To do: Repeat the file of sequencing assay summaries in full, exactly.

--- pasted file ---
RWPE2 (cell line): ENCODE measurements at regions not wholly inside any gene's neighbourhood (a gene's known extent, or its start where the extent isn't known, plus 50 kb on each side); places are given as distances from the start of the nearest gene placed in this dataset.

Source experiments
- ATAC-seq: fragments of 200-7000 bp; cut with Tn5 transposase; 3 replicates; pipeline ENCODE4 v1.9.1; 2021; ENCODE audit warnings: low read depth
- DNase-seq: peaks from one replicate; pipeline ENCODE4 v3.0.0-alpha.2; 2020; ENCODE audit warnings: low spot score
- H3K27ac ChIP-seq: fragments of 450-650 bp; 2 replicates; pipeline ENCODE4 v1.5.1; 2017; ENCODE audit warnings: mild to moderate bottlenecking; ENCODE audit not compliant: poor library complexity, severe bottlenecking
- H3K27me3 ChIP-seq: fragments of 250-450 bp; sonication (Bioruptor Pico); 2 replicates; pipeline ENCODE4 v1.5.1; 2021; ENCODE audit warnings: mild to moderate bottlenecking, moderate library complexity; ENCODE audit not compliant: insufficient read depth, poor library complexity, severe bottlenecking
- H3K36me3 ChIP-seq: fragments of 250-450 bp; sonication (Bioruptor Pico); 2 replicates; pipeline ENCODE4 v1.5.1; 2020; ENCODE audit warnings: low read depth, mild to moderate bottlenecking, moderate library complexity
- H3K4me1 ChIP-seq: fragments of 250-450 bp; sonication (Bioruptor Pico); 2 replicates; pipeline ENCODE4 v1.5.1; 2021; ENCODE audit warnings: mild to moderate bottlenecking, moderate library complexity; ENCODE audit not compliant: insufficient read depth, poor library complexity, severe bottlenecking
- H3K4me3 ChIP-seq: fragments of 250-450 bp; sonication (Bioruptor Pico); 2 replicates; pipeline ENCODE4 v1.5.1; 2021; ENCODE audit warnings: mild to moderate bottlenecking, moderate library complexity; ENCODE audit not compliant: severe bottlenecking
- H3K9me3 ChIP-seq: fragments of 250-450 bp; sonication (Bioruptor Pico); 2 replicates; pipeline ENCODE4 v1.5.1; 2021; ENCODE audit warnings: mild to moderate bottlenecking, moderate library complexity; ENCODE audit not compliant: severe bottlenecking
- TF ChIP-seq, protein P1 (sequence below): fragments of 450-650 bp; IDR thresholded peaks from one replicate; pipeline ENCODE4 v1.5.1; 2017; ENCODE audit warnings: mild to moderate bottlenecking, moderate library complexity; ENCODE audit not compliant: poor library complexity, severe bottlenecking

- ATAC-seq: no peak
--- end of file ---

RWPE2 (cell line): ENCODE measurements at regions not wholly inside any gene's neighbourhood (a gene's known extent, or its start where the extent isn't known, plus 50 kb on each side); places are given as distances from the start of the nearest gene placed in this dataset.

Source experiments
- ATAC-seq: fragments of 200-7000 bp; cut with Tn5 transposase; 3 replicates; pipeline ENCODE4 v1.9.1; 2021; ENCODE audit warnings: low read depth
- DNase-seq: peaks from one replicate; pipeline ENCODE4 v3.0.0-alpha.2; 2020; ENCODE audit warnings: low spot score
- H3K27ac ChIP-seq: fragments of 450-650 bp; 2 replicates; pipeline ENCODE4 v1.5.1; 2017; ENCODE audit warnings: mild to moderate bottlenecking; ENCODE audit not compliant: poor library complexity, severe bottlenecking
- H3K27me3 ChIP-seq: fragments of 250-450 bp; sonication (Bioruptor Pico); 2 replicates; pipeline ENCODE4 v1.5.1; 2021; ENCODE audit warnings: mild to moderate bottlenecking, moderate library complexity; ENCODE audit not compliant: insufficient read depth, poor library complexity, severe bottlenecking
- H3K36me3 ChIP-seq: fragments of 250-450 bp; sonication (Bioruptor Pico); 2 replicates; pipeline ENCODE4 v1.5.1; 2020; ENCODE audit warnings: low read depth, mild to moderate bottlenecking, moderate library complexity
- H3K4me1 ChIP-seq: fragments of 250-450 bp; sonication (Bioruptor Pico); 2 replicates; pipeline ENCODE4 v1.5.1; 2021; ENCODE audit warnings: mild to moderate bottlenecking, moderate library complexity; ENCODE audit not compliant: insufficient read depth, poor library complexity, severe bottlenecking
- H3K4me3 ChIP-seq: fragments of 250-450 bp; sonication (Bioruptor Pico); 2 replicates; pipeline ENCODE4 v1.5.1; 2021; ENCODE audit warnings: mild to moderate bottlenecking, moderate library complexity; ENCODE audit not compliant: severe bottlenecking
- H3K9me3 ChIP-seq: fragments of 250-450 bp; sonication (Bioruptor Pico); 2 replicates; pipeline ENCODE4 v1.5.1; 2021; ENCODE audit warnings: mild to moderate bottlenecking, moderate library complexity; ENCODE audit not compliant: severe bottlenecking
- TF ChIP-seq, protein P1 (sequence below): fragments of 450-650 bp; IDR thresholded peaks from one replicate; pipeline ENCODE4 v1.5.1; 2017; ENCODE audit warnings: mild to moderate bottlenecking, moderate library complexity; ENCODE audit not compliant: poor library complexity, severe bottlenecking

- ATAC-seq: no peak